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'IndiVisible': Exhibition, film and symposium

By Dave Jones on November 12, 2014 in University News

AT A GLANCE

  • Exhibition — “IndiVisible: African-Native American Lives in the Americas," official launch, 1-2 p.m. Thursday, Nov. 13, Art Lounge, Cross Cultural Center (in the Student Community Center). The exhibition is open now and runs through Dec. 19 in the Peace Lounge at the Cross Cultural Center.
  • Film — Hearing Radmilla, followed by a question-and-answer session,  4-7 p.m. Thursday, Nov. 13, multipurpose room, Student Community Center.
  • Symposium — “Responding to IndiVisible: African-Native American Lives in the Americas,” 8 a.m.-5:30 p.m. Friday, Nov. 14, multipurpose room, Student Community Center.

More information (including a link to the symposium program).

All events are free and open to the public.

A mostly unknown group of Americans — those of African-American and Native American heritage — are the subject of a documentary film screening and a symposium planned at UC Davis this week.

An accompanying exhibition, “IndiVisible: African-Native American Lives in the Americas,” from the Smithsonian Institution, is already open at the Cross Cultural Center (in the Student Community Center). The exhibition's official launch is scheduled for Thursday afternoon (Nov. 13). See box.

“IndiVisible” examines the history that brought African-Americans and Native Americans together, providing a rare view into the complex lives of people of dual heritage through food, language, writing, music, dance and the visual arts. Notable figures in U.S. history with this dual ancestry include the first causality of the Revolutionary War, Crispus Attucks; poet Langston Hughes; musicians Jimi Hendrix and Doc Cheatham; and sculptor Edmonia Lewis.

The film, Hearing Radmilla, explores the life of Radmilla Cody, whose election as the first biracial Miss Navajo Nation caused widespread controversy. Cody and the film’s director, Angela Webb, are due to attend the screening and participate in a question-and-answer session afterward.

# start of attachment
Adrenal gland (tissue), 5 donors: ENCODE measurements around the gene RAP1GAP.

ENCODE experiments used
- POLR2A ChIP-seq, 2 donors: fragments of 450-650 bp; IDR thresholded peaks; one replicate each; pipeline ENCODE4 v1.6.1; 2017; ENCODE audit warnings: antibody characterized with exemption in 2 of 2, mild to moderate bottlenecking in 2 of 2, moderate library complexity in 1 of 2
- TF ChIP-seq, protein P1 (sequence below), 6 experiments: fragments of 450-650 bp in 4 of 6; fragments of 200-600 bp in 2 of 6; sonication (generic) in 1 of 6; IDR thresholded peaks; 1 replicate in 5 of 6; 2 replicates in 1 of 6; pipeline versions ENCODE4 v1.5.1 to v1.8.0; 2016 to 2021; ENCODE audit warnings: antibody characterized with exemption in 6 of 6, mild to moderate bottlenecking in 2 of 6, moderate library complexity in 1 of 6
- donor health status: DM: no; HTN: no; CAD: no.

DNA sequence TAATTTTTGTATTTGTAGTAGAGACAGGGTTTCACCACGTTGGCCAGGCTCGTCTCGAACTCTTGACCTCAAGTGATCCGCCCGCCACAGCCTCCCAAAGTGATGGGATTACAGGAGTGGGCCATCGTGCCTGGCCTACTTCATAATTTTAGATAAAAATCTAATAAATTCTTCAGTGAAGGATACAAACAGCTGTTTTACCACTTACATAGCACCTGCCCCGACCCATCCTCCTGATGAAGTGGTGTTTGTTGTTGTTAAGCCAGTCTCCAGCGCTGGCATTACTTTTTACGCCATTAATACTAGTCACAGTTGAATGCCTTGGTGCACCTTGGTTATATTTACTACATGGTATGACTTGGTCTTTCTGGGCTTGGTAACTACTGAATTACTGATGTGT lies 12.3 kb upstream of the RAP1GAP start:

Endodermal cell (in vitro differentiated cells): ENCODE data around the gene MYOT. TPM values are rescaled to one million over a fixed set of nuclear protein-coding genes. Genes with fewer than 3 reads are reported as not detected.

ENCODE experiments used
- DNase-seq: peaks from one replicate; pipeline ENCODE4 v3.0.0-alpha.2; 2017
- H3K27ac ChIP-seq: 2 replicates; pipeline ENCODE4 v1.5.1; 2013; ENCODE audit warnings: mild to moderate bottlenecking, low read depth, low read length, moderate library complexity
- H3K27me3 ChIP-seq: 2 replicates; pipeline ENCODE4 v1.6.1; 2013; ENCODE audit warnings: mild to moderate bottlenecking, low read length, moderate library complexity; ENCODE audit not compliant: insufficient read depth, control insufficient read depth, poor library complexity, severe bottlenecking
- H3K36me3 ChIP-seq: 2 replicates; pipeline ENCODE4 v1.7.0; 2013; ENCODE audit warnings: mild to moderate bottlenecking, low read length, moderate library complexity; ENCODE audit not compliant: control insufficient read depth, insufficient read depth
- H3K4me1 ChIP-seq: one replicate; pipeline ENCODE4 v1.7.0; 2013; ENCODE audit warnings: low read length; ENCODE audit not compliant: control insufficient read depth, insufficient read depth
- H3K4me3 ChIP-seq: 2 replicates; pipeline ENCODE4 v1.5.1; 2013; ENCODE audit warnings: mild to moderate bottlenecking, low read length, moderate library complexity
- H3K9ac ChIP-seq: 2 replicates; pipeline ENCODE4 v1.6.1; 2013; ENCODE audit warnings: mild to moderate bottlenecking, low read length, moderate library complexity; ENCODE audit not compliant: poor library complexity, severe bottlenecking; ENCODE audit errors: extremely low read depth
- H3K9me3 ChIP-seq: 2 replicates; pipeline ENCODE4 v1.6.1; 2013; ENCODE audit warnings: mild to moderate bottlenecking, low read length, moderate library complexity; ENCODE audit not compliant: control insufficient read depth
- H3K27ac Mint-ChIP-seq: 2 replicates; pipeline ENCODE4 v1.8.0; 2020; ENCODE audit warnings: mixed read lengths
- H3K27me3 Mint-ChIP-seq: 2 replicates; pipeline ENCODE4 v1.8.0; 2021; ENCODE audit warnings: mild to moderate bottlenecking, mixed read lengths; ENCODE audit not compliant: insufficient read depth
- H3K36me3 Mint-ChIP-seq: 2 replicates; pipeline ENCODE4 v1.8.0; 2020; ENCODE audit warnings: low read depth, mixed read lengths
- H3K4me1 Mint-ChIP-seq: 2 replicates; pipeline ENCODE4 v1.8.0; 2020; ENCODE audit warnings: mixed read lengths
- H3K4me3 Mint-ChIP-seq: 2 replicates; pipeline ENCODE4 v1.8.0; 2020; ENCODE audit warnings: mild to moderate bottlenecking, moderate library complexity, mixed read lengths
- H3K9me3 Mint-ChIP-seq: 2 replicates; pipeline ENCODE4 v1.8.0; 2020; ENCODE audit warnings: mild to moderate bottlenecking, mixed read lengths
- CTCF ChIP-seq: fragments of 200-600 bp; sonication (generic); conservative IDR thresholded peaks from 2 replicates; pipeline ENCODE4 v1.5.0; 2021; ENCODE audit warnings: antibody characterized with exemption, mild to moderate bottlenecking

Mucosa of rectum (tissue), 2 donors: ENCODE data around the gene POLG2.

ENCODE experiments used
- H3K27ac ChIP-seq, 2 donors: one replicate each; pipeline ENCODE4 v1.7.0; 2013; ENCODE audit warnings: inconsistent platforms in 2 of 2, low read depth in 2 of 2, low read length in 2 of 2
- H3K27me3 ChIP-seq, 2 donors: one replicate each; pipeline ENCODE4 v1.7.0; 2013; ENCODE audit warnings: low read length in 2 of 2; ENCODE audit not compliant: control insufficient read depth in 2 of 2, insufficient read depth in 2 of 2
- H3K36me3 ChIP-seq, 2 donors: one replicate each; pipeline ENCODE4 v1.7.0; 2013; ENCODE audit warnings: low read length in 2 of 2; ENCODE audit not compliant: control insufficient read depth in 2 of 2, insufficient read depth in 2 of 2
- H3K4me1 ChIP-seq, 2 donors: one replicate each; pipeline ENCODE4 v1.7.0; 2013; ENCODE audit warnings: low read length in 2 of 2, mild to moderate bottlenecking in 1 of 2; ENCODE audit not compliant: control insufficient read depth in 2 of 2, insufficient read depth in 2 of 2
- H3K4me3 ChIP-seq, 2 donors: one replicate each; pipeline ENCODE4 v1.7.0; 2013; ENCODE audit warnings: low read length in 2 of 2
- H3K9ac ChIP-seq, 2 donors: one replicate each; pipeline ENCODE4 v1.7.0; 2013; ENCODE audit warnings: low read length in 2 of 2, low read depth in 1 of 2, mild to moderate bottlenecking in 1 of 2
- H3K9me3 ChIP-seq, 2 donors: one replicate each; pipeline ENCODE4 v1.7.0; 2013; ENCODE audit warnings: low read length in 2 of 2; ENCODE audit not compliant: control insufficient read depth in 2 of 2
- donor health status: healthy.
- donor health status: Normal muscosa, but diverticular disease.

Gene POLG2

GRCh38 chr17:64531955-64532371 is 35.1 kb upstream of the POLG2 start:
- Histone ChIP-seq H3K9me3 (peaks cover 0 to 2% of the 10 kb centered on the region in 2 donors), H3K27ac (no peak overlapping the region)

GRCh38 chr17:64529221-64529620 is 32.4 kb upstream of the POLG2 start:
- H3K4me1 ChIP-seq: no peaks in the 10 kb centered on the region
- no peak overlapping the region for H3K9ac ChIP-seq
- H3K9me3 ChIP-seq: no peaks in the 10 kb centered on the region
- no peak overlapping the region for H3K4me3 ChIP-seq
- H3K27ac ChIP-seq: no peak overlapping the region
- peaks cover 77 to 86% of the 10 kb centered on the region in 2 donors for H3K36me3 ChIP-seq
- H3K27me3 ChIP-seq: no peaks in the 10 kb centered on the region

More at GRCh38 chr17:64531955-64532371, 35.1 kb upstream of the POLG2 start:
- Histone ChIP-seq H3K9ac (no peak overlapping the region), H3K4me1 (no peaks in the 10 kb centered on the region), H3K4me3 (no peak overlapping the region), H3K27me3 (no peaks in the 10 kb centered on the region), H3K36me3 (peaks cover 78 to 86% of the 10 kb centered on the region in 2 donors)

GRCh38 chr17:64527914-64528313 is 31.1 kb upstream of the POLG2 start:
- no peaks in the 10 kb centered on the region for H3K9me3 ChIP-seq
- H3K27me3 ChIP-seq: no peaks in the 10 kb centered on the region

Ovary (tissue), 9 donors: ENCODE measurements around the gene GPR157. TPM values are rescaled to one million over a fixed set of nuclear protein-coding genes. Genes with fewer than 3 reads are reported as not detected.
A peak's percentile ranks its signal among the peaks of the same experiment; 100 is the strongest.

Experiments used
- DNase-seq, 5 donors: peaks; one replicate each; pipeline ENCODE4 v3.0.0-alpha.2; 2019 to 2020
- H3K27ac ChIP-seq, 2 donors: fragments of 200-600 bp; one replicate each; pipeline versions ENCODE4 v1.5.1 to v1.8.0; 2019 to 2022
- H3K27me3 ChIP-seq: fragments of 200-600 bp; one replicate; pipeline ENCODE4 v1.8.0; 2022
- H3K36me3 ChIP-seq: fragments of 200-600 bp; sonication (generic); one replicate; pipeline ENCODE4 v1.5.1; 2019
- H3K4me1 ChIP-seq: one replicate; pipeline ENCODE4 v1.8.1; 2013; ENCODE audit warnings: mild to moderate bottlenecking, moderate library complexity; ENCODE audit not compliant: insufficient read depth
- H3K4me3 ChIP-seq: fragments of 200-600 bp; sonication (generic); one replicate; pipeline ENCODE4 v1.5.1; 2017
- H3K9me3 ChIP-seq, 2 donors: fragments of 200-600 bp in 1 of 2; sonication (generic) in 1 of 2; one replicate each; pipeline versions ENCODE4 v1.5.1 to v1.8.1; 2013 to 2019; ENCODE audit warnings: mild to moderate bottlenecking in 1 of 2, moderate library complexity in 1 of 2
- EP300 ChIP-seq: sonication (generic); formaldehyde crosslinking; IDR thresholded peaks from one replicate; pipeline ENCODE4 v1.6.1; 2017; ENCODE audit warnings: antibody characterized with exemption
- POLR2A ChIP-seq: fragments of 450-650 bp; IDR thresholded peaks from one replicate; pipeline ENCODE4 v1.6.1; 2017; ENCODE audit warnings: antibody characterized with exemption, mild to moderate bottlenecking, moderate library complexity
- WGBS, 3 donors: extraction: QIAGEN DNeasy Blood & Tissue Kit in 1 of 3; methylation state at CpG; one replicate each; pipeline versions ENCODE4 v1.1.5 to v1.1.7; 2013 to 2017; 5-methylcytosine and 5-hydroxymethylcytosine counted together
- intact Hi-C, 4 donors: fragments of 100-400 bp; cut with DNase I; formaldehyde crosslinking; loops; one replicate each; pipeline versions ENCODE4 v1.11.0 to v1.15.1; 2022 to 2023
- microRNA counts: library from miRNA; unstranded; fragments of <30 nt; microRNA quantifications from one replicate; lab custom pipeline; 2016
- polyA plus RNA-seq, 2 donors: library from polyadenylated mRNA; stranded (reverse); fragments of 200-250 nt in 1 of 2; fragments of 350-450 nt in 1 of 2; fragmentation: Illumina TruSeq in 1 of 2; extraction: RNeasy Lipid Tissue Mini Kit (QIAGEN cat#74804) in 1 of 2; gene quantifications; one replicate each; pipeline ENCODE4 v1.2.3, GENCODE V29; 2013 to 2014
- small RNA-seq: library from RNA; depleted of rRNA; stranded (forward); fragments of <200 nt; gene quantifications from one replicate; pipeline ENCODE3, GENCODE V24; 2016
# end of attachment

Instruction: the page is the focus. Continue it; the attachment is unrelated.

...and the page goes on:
The program for the symposium, “Responding to IndiVisible: African-Native American Lives in the Americas,” includes three research panels:

Grounding Freedoms — With speakers addressing conservation tools to protect culturally important places; indigeneity, nation states and Afro Latin America; African-Native place-making in 19th-century Bridgeport, Conn.; and "Displaying African Transculturalization in Native America."

Common Sense of Racial Formation — Addressing blood and belonging; molecular narratives of racial identity; and "Garifuna (Honduras) and the Meanings of Black, Indigenous, African and Indian."

Resounding Modernities — Addressing "The Invisible Vanguard of Modernity"; the musical mixture of Alaska's African-Inuit people; and Bolivian hip hop.

The panelists includes UC Davis scholars; Angela Gonzales, a professor at Cornell University and one of the curators of “IndiVisible"; and other scholars from UC Santa Cruz, San Francisco State University, the University of Washington and the University of Chicago.

The symposium also includes a photographers’ presentation: “Renegades.”

“IndiVisible: African-Native American Lives in the Americas” is a product of the National Museum of the American Indian, the National Museum of African American History and Culture, and the Smithsonian Institution Traveling Exhibition Service, with support from an anonymous donor and the Latino Initiatives Pool, administered by the Smithsonian Latino Center.

Sponsors: Program in African American and African Studies, Department of Native American Studies, and Cross Cultural Center. Co-sponsors: dean of the Division of Humanities, Arts and Cultural Studies; dean of the Division of Social Sciences; dean of the School of Law; Davis Humanities Institute; Hemispheric Institute on the Americas; departments of Music, History, Anthropology (sociocultural), Sociology, and Women and Gender Studies; Women's Resources and Research Center; Office of Campus Community Relations; Student Affairs; UC Center for New Racial Studies; and UC Institute for Research in the Arts.

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Media contact(s)

Dave Jones, Dateline, 530-752-6556, dljones@ucdavis.edu

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